by Eva Metzger Brown

Recovering Memory

"Ail I knew was that I had a scar above my ribs that no one ever talk about."

At age 54, I attended my first Holocaust Survivor Reunion. Because I was a child of survivors, I was asked to be on a panel called “Second Generation Children of Holocaust Survivors.” I was also, however, a survivor myself, who had lived through what I had only heard my parents elliptically refer to as “terrible events” as a toddler. (I had emigrated to the U.S. at age 3, via Germany, France, Morocco and Martinique.) But because I had no memories of anything that had happened to me during those early years, I thought of myself only as a child of survivors. I also thought of myself as an American, not an immigrant. But an exchange during the conference radically altered these self-perceptions.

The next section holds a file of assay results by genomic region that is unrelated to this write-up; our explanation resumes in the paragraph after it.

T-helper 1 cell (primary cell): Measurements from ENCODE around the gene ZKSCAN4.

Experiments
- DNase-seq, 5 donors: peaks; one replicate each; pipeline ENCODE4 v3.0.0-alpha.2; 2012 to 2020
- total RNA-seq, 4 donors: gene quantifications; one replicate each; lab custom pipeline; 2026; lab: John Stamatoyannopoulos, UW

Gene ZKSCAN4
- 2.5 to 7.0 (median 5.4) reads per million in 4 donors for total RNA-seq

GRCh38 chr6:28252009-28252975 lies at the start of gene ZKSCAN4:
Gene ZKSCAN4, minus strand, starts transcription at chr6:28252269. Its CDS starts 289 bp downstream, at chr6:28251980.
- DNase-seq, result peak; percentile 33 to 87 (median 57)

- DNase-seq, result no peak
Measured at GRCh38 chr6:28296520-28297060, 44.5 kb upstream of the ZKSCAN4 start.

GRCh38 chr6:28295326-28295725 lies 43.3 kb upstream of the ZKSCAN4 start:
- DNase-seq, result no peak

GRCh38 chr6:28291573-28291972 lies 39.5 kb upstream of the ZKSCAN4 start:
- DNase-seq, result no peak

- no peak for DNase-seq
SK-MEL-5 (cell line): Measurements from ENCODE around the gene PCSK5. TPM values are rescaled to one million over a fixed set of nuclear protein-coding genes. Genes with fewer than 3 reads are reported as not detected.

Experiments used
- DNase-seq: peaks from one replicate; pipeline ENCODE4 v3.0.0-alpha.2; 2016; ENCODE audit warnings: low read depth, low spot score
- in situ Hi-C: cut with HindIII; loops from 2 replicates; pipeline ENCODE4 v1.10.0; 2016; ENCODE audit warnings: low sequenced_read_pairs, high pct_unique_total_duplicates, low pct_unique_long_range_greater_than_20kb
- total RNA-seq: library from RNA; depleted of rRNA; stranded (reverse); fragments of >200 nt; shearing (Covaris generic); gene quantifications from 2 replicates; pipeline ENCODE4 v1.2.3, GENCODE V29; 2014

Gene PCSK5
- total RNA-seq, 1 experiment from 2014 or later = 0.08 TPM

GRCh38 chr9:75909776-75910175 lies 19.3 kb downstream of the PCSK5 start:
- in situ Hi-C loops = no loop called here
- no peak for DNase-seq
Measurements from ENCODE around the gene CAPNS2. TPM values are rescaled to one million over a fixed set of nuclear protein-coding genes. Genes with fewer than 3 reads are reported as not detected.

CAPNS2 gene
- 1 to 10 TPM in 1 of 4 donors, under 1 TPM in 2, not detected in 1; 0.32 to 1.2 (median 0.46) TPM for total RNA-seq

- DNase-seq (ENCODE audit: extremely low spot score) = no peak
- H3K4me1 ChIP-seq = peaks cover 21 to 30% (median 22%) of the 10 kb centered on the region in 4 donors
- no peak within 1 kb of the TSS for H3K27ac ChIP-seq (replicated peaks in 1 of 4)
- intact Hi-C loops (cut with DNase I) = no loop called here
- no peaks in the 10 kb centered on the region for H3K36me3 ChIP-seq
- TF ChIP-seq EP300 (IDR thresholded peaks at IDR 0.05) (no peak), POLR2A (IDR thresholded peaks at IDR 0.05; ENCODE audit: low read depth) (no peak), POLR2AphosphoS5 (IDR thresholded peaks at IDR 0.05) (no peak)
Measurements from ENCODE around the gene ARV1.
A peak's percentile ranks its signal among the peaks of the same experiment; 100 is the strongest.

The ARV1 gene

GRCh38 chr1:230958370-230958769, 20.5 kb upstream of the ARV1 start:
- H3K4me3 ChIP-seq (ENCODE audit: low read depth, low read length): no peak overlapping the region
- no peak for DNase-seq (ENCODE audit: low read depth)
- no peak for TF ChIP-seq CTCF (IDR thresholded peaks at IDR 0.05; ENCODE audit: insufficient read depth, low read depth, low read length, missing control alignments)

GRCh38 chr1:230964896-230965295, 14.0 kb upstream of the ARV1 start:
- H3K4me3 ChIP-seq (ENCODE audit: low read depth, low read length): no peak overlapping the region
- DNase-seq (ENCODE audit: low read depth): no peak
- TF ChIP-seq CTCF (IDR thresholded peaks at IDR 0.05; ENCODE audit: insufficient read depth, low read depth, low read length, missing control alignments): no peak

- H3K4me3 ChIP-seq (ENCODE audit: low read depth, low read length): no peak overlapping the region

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Only Connect

The articles in this special section:

Bob & Arline & Norm & Alyce

by Susan Schnur

A widow and widower (grieving separately but in parallel) are surprised by joy in finding each other.

Recovering Memory

by Eva Metzger Brown

A psychologist goes across one ocean and 55 years to pick up a little girl—herself—stranded on a curb.